When you play with a big band, you usually don't play full chords like a folk guitarist might, and instead of letting the notes ring, you usually cut the chords short by releasing the notes with your fret hand in a constant pumping action. I've been working on "shell voicings." In jazz, there are usually two notes that really define the chord: the 3rd and the 7th. Other parts of the chord add a certain amount of color, and it's usually the pianist's job to add the "extra" notes. In laymen's terms, this means that, when you play shell voicings, you reduce the chords to just two notes. This takes a while to get used to. Most guitarists can automatically play full chord shapes, but it takes a certain amount of theoretical knowledge, fretboard knowledge, and practice to isolate the two fingers that are playing the "essential" notes.
Last night was a great opportunity to practice playing shell voicings in big band parts. I was pleased with how I did. The Sentimental Journey Orchestra's regular guitarist is out of town for the next few weeks, so I'll be subbing quite a bit, having a blast playing with a good big band and practicing my shell voicings.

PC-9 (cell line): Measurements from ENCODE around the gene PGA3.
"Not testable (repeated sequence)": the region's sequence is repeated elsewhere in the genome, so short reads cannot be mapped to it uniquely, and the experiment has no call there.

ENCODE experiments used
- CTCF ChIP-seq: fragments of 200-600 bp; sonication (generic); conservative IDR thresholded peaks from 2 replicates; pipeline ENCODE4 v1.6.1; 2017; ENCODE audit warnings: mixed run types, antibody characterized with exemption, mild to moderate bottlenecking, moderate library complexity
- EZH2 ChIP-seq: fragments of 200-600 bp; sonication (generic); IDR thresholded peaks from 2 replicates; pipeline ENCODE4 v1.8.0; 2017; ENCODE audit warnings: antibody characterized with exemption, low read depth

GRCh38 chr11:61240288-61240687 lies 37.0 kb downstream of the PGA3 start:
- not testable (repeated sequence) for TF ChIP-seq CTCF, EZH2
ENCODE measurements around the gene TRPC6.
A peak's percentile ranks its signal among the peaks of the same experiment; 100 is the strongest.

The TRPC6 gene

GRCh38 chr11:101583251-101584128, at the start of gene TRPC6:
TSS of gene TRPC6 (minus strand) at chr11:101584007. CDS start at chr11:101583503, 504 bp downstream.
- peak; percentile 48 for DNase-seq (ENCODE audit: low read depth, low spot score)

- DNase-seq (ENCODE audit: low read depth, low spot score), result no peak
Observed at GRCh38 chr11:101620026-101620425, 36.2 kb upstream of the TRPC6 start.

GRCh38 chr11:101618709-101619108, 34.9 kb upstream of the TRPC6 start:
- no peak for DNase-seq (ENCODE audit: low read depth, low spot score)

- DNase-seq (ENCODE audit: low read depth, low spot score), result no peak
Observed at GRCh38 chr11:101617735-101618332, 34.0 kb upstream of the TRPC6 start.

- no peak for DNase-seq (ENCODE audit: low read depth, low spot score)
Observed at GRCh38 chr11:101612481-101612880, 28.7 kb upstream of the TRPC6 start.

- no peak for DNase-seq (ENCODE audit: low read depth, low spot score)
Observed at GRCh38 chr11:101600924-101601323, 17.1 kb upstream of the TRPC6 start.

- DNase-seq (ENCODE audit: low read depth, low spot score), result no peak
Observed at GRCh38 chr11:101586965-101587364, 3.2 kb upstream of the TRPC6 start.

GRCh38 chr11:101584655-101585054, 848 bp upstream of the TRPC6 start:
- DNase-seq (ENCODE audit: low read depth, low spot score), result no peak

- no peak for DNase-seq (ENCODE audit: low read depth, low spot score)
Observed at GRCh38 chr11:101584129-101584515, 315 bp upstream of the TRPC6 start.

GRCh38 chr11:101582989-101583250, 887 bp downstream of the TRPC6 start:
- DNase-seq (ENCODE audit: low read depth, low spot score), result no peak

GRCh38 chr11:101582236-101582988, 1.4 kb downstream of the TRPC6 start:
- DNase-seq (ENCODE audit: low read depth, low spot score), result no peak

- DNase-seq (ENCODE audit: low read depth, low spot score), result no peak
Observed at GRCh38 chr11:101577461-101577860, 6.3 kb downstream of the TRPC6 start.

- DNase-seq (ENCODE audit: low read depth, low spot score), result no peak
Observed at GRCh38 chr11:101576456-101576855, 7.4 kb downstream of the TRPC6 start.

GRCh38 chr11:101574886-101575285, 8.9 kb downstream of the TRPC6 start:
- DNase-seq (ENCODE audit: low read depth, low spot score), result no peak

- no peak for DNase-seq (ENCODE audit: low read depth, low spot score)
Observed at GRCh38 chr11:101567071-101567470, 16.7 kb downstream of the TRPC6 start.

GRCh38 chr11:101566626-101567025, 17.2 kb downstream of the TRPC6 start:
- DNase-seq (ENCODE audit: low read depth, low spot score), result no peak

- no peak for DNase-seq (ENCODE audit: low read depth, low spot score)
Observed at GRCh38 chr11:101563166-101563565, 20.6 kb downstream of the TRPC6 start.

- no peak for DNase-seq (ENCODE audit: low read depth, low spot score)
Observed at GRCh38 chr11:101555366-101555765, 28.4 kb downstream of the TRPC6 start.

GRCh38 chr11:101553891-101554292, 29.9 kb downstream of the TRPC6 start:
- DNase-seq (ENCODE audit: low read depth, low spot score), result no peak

Freddie Green, who played with the Count Basie Orchestra. Acting as a human metronome to help drive the Basie band, Freddie Green played strict quarter notes and played nothing but 3-note chords and shell voicings. I read a quote somewhere describing Freddie Green as the greatest guitarist to never take a solo.
To get an idea of what a master big band guitarist sounds like, here are a couple videos to enjoy. Corner Pocket, featuring the entire Count Basie Orchestra, was written by Freddie Green. Listen for Freddie's unmistakeable, unwavering pulse as he backs up the band. I Don't Know features the Basie rhythm section and gives you a more close up view of Freddie's playing.